The teaser trailer for the Switch heavily featured millennial-aged people playing the console outside with friends. (Nintendo)

"But the actual video they put out, and the way they presented the system in that [trailer], I think was pretty solid for a first taste of what that thing is," he said.

Nintendo first announced it was working on a new console in March 2015, referring to it by the project's code name, NX. But no specific details — and only a smattering of rumours — emerged before this week, 18 months later.

Wii U sales disappoint

The Switch will have to perform better than Nintendo's current home console, the Wii U, to get Nintendo competitive with the Sony PlayStation 4 and Microsoft Xbox One.

When it launched in 2012, the Wii U confused consumers, some of whom thought it was an accessory for its predecessor, the Wii. Nintendo has sold just over 13 million units since then, compared to over 100 million lifetime sales for the Wii.

Comparatively, a recent report by computer graphics company Nvidia said Sony has sold 52 million PlayStation 4 units, and Microsoft has sold 29 million Xbox Ones since they launched in 2013.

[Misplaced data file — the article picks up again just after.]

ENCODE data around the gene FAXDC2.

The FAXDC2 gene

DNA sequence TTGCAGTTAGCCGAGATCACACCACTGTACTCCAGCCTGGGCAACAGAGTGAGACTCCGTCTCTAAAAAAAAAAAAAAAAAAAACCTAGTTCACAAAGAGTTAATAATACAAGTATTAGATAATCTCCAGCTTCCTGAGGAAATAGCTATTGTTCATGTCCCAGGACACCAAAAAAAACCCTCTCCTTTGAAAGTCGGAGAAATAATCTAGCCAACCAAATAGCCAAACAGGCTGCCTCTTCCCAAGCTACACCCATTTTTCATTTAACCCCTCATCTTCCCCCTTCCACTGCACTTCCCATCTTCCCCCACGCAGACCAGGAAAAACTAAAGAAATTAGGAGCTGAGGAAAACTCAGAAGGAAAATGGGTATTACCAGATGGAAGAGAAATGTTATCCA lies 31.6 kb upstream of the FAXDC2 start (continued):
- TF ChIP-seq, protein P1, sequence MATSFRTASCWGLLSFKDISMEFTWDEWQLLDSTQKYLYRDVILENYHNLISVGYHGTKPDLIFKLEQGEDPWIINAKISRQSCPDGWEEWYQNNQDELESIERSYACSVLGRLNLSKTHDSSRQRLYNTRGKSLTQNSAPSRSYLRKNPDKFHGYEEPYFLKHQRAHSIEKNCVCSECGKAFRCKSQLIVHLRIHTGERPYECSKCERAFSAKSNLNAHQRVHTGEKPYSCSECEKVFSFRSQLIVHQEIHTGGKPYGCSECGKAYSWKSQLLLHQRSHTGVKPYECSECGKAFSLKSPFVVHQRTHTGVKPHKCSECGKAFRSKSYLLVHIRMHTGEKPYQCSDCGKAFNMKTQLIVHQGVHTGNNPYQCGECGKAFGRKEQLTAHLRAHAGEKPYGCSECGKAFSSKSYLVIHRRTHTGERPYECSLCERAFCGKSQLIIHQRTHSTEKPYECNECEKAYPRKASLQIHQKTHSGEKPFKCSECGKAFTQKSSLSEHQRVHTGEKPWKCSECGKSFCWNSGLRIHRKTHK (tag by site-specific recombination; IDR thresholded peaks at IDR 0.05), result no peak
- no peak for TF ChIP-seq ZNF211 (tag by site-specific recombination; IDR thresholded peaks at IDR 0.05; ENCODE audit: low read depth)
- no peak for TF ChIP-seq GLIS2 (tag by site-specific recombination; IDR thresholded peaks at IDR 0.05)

The Wii U, released in 2012, disappointed in sales thanks to infrequent games releases and some consumer confusion between it and its predecessor, the Wii. (Nintendo)

What about mobile?

All this talk about Nintendo unifying its platforms under the Switch comes with one major caveat, though: mobile phones.

A trickle of games have appeared on iOS and Android devices, including the wildly popular Pokemon Go.

Nintendo has partnered with studios more versed in the mobile market in developing its first-party titles. Pokemon Go was developed entirely by Niantic. And the upcoming Super Mario Run, announced at Apple's last iPhone event, is a collaborative effort between Nintendo and DeNA.

Nintendo Creative Fellow Shigeru Miyamoto stands next to the Super Mario character during an Apple media event in San Francisco, September 7, 2016. (Beck Diefenbach/Reuters)

The outsourcing for mobile apps should let Nintendo focus most of its in-house development solely on the Switch, instead of splitting it between home and handheld games, as it does for the Wii U and 3DS now.